By Mike Angelo
6 September 2002 (C)
Previously, in Part I of the McBride divisive antics and VaporHype story, we looked at McBride's inappropriate statements. These statements attack Red Hat. Moreover they slight, if not demean or insult, Mandrake and many other Linux distributions by ignoring them and by dividing the Linux World into merely McBride's UnitedLinux and Red Hat only.
Additionally, McBride makes market share statements that he fails to back up with data -- and all the data we looked at refute McBride's statements clearly and decisively.
Today, in Part II, we look further into McBride's inflammatory and divisive statements. Part I captures the reactions of Mandrake's Gaël Duval and Red Hat's Mark de Visser to McBride's VaporHype. In Part II the discussions with Gaël Duval and Mark de Visser continue and they tell us, convincingly, why UnitedLinux is not a Linux standard, but rather just another Linux Distribution. Additionally, SuSE's Holger Dyroff and Martina Krahmer discuss SuSE's involvent with UnitedLinux, why they believe UnitedLinux is important, and that Darl McBride does not speak for SuSE or for UnitedLinux.
Something that became clear to us during the several weeks of legwork for this story and in writing the story is that Darl McBride and his Caldera/SCO outfit have a definite conflict of interest when presuming to speak on behalf of UnitedLinux and/or the Linux community. Revenues-wise, Caldera/SCO is only 2% a Linux distribution provider. Caldera/SCO is pretty much a UNIX company. Therefore it is McBride's and Caldera/SCO's best interests to divide the Linux community and to set the real Linux companies at each other's throats. Doing that would work towards destroying the Linux community's attention and focus on going after potential customers that currently are UNIX customers.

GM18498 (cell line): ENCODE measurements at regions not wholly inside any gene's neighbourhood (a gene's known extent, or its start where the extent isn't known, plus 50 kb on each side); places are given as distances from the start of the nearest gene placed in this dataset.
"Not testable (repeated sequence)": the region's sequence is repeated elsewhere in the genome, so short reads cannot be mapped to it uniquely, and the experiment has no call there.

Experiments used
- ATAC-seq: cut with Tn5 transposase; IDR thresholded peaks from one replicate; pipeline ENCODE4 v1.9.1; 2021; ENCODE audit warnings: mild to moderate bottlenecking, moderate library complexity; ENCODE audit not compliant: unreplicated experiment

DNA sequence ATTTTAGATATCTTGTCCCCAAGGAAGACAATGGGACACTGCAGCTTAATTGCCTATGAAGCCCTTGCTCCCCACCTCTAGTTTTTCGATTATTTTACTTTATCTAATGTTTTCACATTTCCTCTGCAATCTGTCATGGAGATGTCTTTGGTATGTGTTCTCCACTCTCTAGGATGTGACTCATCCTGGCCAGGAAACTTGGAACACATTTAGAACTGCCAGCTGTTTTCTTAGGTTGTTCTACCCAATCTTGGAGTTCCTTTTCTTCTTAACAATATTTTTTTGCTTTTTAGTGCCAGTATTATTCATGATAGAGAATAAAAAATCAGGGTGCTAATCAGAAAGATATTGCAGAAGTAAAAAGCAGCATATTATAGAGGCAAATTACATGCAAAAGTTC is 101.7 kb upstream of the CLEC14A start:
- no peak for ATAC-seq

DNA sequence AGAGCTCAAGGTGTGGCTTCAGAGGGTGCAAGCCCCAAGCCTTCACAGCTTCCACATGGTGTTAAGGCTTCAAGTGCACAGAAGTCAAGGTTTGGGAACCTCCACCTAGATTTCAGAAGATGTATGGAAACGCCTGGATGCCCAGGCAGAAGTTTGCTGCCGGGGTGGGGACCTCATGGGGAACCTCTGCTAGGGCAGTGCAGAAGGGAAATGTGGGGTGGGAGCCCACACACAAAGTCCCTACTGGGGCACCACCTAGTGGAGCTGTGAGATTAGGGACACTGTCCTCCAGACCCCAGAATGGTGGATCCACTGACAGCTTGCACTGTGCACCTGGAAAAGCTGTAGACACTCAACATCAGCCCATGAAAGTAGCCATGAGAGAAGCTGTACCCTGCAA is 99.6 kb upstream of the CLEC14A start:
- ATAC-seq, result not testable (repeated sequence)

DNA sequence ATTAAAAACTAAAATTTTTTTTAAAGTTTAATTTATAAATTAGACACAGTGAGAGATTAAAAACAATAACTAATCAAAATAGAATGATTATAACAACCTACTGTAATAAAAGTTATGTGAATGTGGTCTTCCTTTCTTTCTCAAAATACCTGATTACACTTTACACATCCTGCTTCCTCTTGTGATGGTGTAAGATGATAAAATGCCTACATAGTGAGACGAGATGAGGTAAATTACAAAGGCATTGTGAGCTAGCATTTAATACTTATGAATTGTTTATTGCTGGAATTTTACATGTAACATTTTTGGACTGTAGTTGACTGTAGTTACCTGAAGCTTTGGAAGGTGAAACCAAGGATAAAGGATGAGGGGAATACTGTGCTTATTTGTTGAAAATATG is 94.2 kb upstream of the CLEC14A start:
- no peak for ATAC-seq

There is nothing wrong in a company protecting its own turf (instantly Caldera/SCO's UNIX customer base) by good, solid, honest competition. However, pretending to be advancing the interests of Linux and the Linux community by trying to split that Linux community by hiding behind what has been made to look like a standardization initiative (UnitedLinux) in order to protect that UNIX customer base is appalling.
If you have not already done so, please make sure you read Part I. You pretty much need to have read Part I to understand just what McBride said and why his statements are so inappropriate in the Linux community and the Linux world.
McBride's Fire, Works Towards Dividing the Linux Community
Now, here is where it really starts to get interesting and controversial.
Darl McBride's comments at Fall LinuxWorld 2002 as reported in eWeek, August 13, 2002 UnitedLinux Set for Beta; Caldera Eyes New Era, by Scot Petersen, were pretty much an attack launched against Red Hat and at least a slight, if not an insult to Mandrake and many other Linux distribution providers. You really ought to read that story if you already have not done so. A link to it is in the Resources section at the end of this article for your convenience.
UnitedLinux . . . announced the imminent availability of the product for beta testing, promising to breathe new life into the challengers to Red Hat Inc. UnitedLinux Set for Beta; Caldera Eyes New Era, Scot Petersen, eWEEK, August 13, 2002.